From Vernacular to World Heritage
From Firenze University Press Book
Letizia Dipasquale, University of Florence
Saverio Mecca, University of Florence
Mariana Correia, ESG, School Gallaecia, Portugal
The ‘universal value’ of vernacular architectural heritage in the prestigious UNESCO World Heritage List, although more or less recognised and considered in the holistic dimension of their integration into exceptional cultural contexts, which are themselves listed, is still very limited as shown by the 11211 properties inscribed on this list to date, in 2020. The tangible and intangible values of vernacular heritage, and the exemplary nature they bear, with regard to the eco-responsibility of builders, for example their setting in situation, their anchorage to the ‘place’ (Norberg Schulz, 1981) constitute a valuable heritage that cannot be neglected, particularly in view of the now undisputed evidence of their relationship to the resources available in the diversity of their environments. It concerns human resources:
constructive cultures educated by the collective memory of knowledge and skills, the arts and crafts of construction and architecture, both popular or scholarly.
Moreover, it also refers to physical resources:
organic and geo-sourced materials, wood, straw and other plant fibres, earth and stone. But also, for their intelligent response to the constraints and potential of the sites, to the benefits and hazards of the climate, to natural risks (floods, fires, earthquakes). And yet these evidences are still too little acquired, although a broader adhesion of the societal thought converges to it.
The vulnerability of vernacular habitat heritage, which has been exposed to massive destruction since the Industrial Revolution at the end of the 19th century, and then with the recent period of economic growth during the thirty ‘glorious decades’ (end of the 1940s to the beginning of the 1970), is guilty societal blindness. Either this vulnerability is borne by commercial, economic and financial interests, leaving all room for the expansion of the contemporary city, ordering the destruction of historic islets (e.g. the Lilongs of Shanghai in China); or either it was induced by economic or climatic crises (e.g. several villages of Tierra de Campos in Spain, or elsewhere); or by an ideological nature (e.g. rural housing in Romania under Nicolae Ceausescu); or even in a conflict situation (the ancient historic cities of Syria (Damascus, Bosra, Aleppo) and the domed rural housing of the Aleppo region, and in a post-conflict situation, where the tabula rasa policy is enforced. Faced with such situations, despite the international conventions of UNESCO (1954, 1970, 1972, 2003) constituting safeguards, and the recommendations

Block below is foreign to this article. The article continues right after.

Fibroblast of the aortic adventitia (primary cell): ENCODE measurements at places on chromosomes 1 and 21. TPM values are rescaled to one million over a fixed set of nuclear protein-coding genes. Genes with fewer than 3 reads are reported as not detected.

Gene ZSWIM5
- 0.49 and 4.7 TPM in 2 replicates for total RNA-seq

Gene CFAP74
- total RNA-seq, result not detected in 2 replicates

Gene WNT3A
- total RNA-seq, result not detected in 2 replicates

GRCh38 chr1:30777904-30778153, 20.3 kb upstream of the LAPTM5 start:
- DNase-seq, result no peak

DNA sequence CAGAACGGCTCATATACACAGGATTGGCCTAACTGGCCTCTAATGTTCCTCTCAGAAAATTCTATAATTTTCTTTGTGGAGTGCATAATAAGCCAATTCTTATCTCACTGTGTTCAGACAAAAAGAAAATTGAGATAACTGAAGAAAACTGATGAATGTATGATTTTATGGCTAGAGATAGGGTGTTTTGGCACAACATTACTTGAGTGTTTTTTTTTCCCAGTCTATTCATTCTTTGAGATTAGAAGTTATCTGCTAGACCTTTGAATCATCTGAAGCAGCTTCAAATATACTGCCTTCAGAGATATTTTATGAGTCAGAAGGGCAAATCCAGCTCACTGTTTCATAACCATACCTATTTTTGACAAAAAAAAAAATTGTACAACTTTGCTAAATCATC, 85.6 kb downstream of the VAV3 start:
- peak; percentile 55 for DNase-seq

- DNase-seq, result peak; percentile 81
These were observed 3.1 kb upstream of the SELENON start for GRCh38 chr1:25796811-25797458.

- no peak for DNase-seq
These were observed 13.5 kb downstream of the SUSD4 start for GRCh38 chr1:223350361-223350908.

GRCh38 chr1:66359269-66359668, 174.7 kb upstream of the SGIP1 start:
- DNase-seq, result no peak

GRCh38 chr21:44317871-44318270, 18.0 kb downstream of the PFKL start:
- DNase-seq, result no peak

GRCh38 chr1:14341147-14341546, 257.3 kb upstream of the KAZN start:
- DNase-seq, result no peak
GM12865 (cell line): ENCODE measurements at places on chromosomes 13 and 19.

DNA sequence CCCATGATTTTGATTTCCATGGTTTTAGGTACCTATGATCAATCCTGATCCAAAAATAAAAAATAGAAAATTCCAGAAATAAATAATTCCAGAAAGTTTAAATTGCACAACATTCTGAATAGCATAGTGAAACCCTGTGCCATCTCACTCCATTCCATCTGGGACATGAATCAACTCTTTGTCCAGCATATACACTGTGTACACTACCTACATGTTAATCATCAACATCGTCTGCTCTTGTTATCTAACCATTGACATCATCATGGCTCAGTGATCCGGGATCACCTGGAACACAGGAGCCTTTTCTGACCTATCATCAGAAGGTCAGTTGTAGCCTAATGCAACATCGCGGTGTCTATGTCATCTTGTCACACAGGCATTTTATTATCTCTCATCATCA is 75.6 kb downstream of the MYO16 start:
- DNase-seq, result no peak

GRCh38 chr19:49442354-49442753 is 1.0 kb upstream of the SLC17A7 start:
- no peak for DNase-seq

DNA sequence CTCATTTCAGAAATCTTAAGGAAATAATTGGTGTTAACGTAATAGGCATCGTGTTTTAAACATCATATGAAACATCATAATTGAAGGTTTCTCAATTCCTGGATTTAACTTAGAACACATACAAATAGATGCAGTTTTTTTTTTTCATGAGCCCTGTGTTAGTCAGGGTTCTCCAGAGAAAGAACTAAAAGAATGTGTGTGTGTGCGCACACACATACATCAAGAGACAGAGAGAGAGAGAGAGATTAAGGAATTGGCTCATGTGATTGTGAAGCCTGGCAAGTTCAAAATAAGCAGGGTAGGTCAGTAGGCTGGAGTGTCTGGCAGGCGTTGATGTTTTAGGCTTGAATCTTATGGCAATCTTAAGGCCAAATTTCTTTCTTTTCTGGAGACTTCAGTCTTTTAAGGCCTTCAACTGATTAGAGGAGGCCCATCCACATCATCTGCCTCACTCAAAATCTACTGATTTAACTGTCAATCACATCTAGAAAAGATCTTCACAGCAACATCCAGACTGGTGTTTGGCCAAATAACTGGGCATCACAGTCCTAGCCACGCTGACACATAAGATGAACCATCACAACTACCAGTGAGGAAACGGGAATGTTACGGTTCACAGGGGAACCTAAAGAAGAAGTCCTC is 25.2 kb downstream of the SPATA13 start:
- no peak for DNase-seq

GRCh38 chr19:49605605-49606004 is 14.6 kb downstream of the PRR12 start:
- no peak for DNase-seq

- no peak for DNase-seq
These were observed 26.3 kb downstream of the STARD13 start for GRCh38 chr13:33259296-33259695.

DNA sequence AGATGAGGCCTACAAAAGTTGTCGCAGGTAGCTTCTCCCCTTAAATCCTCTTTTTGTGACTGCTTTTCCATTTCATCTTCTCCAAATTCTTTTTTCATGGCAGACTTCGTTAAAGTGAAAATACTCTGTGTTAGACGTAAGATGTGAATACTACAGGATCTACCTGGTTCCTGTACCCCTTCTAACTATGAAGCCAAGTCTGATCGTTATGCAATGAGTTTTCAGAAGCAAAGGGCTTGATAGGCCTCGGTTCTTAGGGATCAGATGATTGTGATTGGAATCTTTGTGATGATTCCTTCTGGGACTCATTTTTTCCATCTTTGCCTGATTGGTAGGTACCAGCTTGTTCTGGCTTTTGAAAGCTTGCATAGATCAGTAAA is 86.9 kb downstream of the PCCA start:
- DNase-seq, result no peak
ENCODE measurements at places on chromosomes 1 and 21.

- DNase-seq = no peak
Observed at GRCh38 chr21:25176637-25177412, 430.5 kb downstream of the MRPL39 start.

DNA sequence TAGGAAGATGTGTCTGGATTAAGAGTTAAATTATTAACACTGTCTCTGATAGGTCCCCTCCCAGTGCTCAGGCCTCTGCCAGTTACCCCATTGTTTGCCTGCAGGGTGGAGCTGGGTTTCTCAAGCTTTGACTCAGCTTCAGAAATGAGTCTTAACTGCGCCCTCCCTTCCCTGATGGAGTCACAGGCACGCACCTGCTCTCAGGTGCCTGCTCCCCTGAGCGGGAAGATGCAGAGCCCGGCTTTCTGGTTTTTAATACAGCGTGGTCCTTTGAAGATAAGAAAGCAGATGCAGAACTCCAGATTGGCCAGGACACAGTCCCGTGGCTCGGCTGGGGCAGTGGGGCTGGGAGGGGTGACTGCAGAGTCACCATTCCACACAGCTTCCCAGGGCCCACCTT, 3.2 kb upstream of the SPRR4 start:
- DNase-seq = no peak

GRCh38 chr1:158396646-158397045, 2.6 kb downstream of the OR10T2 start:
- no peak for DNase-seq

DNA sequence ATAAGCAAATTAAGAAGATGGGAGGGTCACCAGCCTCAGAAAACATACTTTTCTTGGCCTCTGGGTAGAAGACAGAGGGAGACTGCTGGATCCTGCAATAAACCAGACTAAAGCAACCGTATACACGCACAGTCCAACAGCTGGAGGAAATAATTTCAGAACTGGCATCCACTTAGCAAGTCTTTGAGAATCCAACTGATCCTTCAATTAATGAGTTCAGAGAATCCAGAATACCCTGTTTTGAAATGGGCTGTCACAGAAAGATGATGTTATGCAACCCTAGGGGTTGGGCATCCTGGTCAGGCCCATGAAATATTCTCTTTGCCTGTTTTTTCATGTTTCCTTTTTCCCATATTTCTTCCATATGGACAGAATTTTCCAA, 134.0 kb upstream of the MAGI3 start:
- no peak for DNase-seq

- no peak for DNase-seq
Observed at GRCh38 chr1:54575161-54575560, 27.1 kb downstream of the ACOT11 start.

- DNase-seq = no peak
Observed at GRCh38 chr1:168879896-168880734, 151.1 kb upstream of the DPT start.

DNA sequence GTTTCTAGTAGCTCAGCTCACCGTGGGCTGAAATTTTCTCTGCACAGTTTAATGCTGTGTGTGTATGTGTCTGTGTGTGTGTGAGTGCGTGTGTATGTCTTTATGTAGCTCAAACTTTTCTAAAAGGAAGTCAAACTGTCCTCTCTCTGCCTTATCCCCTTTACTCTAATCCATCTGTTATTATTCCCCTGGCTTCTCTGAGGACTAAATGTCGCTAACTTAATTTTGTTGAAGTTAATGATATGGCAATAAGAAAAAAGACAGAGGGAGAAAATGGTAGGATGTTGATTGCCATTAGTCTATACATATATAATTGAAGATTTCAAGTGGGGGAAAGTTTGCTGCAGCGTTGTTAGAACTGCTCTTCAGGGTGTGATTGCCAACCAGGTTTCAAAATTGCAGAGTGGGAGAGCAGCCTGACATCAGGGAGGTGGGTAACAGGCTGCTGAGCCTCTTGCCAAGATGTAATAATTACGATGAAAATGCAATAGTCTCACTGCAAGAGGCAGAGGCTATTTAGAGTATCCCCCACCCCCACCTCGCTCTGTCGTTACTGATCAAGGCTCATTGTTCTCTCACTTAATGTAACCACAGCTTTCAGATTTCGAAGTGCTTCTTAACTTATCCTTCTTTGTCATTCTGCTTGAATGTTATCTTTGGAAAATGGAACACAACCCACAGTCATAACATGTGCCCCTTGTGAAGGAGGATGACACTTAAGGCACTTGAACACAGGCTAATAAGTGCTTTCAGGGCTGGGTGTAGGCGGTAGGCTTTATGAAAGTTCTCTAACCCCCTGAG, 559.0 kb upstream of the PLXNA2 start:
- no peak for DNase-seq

and charters of the ICOMOS International Scientific Committees, it is still very often difficult to intercede and to act for the protection of vernacular heritage, mainly habitat, since the populations are driven out or forced to abandon vernacular heritage and their habitat, in spite of themselves, thus exposing them to a slow destruction, for lack of maintenance and to the actions of their climatic environments, or to looting.
All the more so, as the value of this heritage is insufficiently recognised or wrongly considered as secondary, or only partially meeting the criteria and codes governing the possibility of a classification. As a result, there are too few vernacular architecture cultures that are listed as World Heritage,
or which can even only claim it. The prospect of a multiplied destruction of this heritage is therefore irreparably programmed, and would constitute an immeasurable and irreplaceable loss of culture and history for humanity. An unacceptable denial.
The current times are exposed to many uncertainties and threats widely discussed elsewhere. The broken pact with nature, this “natural contract” referred to by the philosopher Michel Serres (1991), established
from generation to generation of popular builders, must be absolutely and urgently restored.
To defend this perspective would simply be to protect the heritage of the ‘meaning’ of life, of its fundamental intrinsic values, which themselves inhabit the vernacular heritage. It would also be recovering from our duty to act for a “reconciled” relationship, more peaceful, with otherness, with humans and nature.
Act for a society of the rediscovered ‘link’. Thus, paying increased attention to the classification of vernacular housing heritage is an act of resistance, of a sense of measure (against the excess and accumulation of our current societies). It is to stop the destructive madness of nature, and to help found this indispensable culture and ethics of eco-responsibility, more collectively shared, to bring about a society of chosen sobriety and frugality. To preserve this essence, this ineffable meaning to which the vernacular housing testifies, must absolutely be passed on to future generations. A society that would bring humanity to its necessary re-rooting in habitable territories, “a strategic key to sustainable development” (Magnaghi, 2003).
This book is an urgent invitation to move towards other possibilities than those sadly announced by taking a concrete lesson in the values of vernacular architectural heritage, of the ‘obligation’ to protect and classify them. A lesson providing answers without imitation, without folklorism, without museification, but in mimesis (Alexander, 1977) subversive, imaginative and creative, resolutely contemporary.
It is time to follow the path of the “great vernacular building site” (Frey, 2010), in construction, as well as in protection and conservation, by intelligently using the tools of “thinking and doing” that this book proposes at the right height of the major cultural issue that must be addressed.